REAT was Nebuchadnezzar king of Babylon, even as the tree that he saw in his dream; for, by the avowal of the Hebrew prophet who interpreted that dream, the king was, indeed become strong, and his greatness was grown, and reached unto the heaven, and his dominion unto the ends, of the earth. But sentence had gone forth, as against the tree, so against the king. Nebuchadnezzar was to be degraded; despoiled of his kingdom, cast down from his throne, and driven from men, to eat grass as oxen.
This counsel, however, the prophet urged upon the sovran, that he should break off his sins by righteousness, and his " iniquities by showing mercy to the poor "; if it might be a lengthening of his tranquillity, or a healing of his error. What error? That of which ex-king Lear accused himself, when he owned, amid words of frenzy, all however with more or less of tragic significance in them, that he had taken too little care of this,-of sympathy with desolate indigence, and of readiness to relieve the sufferings of the destitute and forlorn.
The storm is raging on the heath, and faithful Kent implores his aged master to take shelter, such as it is, within a hovel hard by; some friendship will it lend him against the tempest; the tyranny of the open night's too rough for nature to endure.
But Lear would be let alone. Again the drenched, discrowned old man is urged to enter the hovel on the heath. But he stays outside, to reason on his past and present, till reason gives way. Kent may think it a matter of moment that this contentious storm. But Lear has deeper griefs to shatter him; and "where the greater malady is fixed, the lesser is scarce felt. Poor naked wretches, he apostrophises them, wheresoever they are, that bide the pelting of this pitiless storm,-how shall their houseless heads, and unfed sides, their looped and windowed raggedness, defend them from seasons such as these?
And then, in an outburst of repentant self-reproach, he that had been King of Britain breaks forth into the avowal,' O I have ta'en Too little care of this! Take physic, pomp; Expose thyself to feel what wretches feel; That thou mayst shake the superflux to them, And show the heavens more just. And it is observable that when Gloster too, another duped and outcast father, is wandering in his turn on the same heath, and is accosted by "poor mad Tom,"-the sightless, miserable father thus addresses the "naked fellow" whose identity he so little suspects: " Here, take this purse, thou whom the heaven's plagues Have humbled to all strokes: that I am wretched, Makes thee the happier: —Heavens, deal so still!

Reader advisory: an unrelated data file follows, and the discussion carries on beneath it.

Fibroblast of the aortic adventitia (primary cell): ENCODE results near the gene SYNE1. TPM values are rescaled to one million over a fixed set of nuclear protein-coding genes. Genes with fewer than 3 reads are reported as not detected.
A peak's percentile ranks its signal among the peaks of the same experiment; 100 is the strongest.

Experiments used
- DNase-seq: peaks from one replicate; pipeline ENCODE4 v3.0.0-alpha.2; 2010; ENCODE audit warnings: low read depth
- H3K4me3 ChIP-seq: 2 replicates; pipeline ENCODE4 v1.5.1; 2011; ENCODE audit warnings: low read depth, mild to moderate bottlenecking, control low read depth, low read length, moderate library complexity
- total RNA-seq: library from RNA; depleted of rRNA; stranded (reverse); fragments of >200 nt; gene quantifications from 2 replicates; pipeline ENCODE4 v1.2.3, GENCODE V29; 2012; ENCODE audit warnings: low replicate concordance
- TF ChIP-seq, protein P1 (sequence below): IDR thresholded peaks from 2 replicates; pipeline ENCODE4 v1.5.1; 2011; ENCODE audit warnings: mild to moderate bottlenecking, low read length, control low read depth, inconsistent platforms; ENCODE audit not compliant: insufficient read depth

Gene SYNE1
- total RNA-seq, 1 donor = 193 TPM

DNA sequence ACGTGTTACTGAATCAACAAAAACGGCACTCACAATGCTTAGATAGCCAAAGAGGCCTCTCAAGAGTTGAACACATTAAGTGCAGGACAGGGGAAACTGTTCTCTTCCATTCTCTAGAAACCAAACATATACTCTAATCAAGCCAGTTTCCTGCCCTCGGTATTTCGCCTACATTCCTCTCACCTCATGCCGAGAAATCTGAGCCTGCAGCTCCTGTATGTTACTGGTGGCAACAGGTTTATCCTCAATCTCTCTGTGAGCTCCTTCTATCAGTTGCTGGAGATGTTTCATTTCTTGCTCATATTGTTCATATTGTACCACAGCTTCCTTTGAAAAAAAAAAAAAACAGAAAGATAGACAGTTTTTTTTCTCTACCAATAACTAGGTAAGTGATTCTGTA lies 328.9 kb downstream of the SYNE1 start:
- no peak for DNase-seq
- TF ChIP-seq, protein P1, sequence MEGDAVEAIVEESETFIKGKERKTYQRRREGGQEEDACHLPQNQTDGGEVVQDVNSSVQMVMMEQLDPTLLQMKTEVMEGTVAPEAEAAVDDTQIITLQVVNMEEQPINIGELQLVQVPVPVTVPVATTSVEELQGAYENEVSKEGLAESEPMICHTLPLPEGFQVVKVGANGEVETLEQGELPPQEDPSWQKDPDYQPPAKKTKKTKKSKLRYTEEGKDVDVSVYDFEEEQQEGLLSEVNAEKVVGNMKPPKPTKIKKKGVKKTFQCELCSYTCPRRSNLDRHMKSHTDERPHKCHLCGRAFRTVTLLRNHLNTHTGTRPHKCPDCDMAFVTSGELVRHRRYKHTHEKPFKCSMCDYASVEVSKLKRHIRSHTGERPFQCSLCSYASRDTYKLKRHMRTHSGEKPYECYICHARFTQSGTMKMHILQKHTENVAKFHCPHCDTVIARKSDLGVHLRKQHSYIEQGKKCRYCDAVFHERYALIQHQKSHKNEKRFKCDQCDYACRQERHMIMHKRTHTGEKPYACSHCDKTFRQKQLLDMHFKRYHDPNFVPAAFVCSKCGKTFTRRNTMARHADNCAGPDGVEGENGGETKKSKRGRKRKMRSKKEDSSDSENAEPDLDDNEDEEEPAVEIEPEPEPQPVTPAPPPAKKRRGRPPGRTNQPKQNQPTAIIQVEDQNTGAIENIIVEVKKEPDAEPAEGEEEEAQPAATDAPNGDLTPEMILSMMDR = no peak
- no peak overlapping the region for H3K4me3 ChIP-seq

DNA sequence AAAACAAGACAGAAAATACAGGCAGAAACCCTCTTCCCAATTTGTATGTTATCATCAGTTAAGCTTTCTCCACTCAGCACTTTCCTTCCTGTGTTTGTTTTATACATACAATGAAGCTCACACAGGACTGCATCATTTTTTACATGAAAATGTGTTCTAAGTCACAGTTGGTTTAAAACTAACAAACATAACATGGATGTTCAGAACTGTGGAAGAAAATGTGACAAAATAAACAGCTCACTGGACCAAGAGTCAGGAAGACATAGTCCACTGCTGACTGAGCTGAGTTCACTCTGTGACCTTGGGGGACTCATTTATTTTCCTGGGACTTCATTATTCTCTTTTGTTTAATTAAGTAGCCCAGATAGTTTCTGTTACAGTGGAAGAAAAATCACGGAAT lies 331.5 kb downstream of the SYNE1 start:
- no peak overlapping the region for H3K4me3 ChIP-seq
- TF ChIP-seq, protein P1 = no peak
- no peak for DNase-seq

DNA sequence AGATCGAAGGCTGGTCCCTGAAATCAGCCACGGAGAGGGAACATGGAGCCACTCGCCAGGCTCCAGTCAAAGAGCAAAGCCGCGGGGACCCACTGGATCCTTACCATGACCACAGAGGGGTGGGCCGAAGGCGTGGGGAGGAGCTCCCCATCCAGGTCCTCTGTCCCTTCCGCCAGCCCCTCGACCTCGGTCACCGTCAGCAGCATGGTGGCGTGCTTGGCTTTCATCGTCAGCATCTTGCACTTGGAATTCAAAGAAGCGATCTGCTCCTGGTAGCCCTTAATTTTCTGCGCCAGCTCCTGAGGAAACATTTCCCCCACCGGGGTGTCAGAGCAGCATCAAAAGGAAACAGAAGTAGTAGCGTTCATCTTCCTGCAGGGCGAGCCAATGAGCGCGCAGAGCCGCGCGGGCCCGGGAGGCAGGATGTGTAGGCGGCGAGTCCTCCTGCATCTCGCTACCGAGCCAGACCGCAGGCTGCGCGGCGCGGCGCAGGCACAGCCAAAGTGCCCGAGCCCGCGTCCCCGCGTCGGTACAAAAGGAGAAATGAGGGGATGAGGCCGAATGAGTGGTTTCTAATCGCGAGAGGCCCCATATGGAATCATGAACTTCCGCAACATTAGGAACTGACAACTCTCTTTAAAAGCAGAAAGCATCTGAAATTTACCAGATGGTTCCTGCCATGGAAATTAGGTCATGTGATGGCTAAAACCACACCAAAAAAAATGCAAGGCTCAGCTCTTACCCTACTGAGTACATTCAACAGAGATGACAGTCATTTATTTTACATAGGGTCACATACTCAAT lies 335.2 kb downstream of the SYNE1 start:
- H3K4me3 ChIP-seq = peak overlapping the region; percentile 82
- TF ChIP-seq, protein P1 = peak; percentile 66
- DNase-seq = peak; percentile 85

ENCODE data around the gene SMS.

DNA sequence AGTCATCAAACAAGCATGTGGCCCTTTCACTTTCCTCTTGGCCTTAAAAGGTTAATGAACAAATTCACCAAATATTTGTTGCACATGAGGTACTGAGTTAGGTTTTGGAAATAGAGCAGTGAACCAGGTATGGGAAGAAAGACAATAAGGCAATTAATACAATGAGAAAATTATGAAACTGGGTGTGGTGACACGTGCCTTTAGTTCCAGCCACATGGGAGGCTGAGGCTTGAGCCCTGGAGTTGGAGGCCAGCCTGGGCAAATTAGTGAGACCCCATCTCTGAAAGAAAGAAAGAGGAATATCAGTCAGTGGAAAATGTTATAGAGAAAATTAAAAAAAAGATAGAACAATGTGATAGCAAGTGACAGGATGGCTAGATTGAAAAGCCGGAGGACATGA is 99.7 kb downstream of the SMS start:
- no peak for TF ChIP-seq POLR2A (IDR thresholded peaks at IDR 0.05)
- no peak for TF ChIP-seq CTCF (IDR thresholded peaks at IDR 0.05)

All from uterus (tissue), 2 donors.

Let the superfluous and lust-dieted man, That slaves your ordinance, that will not see Because he doth not feel, feel your power quickly; So distribution should undo the excess, And each man have enough. The words of Amos, the herdman of Tekoa, include a denunciation of woe to them that lie upon beds of ivory, and. As the minor prophet with his woe to them that are thus at ease in Zion, so a major prophet declares this to have been the iniquity of a doomed race-pride, fulness of bread, and abundance of idleness, with disregard of all means to strengthen the hand of the poor and needy.
Lazarus the beggar was, as some scholars interpret the passage, "content to be fed" on the crumbs which fell from the rich man's table; in which case he would not appear to have been refused the crumbs: indeed, had this been the case, it would scarcely, they contend, have been omitted in the rebuke of Abraham.fcam-api.my.to/vepyd-ofertas-de.php
Repo man hits the big man where it hurts
La Bruyere observes that " la sante et les richesses otent aux hommes l'experience du mal, leur inspirent la duret6 pour leurs semblables;" and adds, that'"les gens deja charges de leur propre misere sont ceux qui entrent davantage, par leur compassion, dans celle d'autrui. Hraud ignari mali, miseris succurrere discunt. In another chapter of his "' Characters," La Bruyere sketches the portrait of one he styles Champagne, who " au sortir d'un long diner qui lui enfle l'estomac, et dans les douces fumees d'un vin d'Avenay ou de Sillery, signe un ordre qu'on lui presente, qui oterait le pain i toute une province, si l'on n'y remediait: il est excusable.
Quel moyen de comprendre, dans la premiere heure de la digestion, qu'on puisse quelque part mourir de faim? Luke xvi.
Trollope's in loc. Miss Hannah More that he used to hate that king and t'other prince-but that on reflection he found the censure ought to fall on human nature in general. Poor creatures! To be educated properly, they should be led through hovels [as Lear was on the heath-somewhat late in life], and hospitals, and prisons.
Instead of being reprimanded and perhaps immediately afterwards szugar-plum'd for not learning their Latin or French grammar, they now and then should be kept fasting; and, if they cut their finger, should have no plaster till it festered. No part of a royal brat's memory, which is good enough, should be burthened but with the remembrance of human suffering. Adam Smith, however, made a dead set against what he calls those " whining and melancholy moralists," who he complains, are perpetually reproaching us with our happiness, while so many of our brethren are in misery, who regard as impious the natural joy of prosperity, which does not think of the many wretches that are at every instant labouring under all sorts of calamities, in the languor of poverty, in the agony of disease, etc.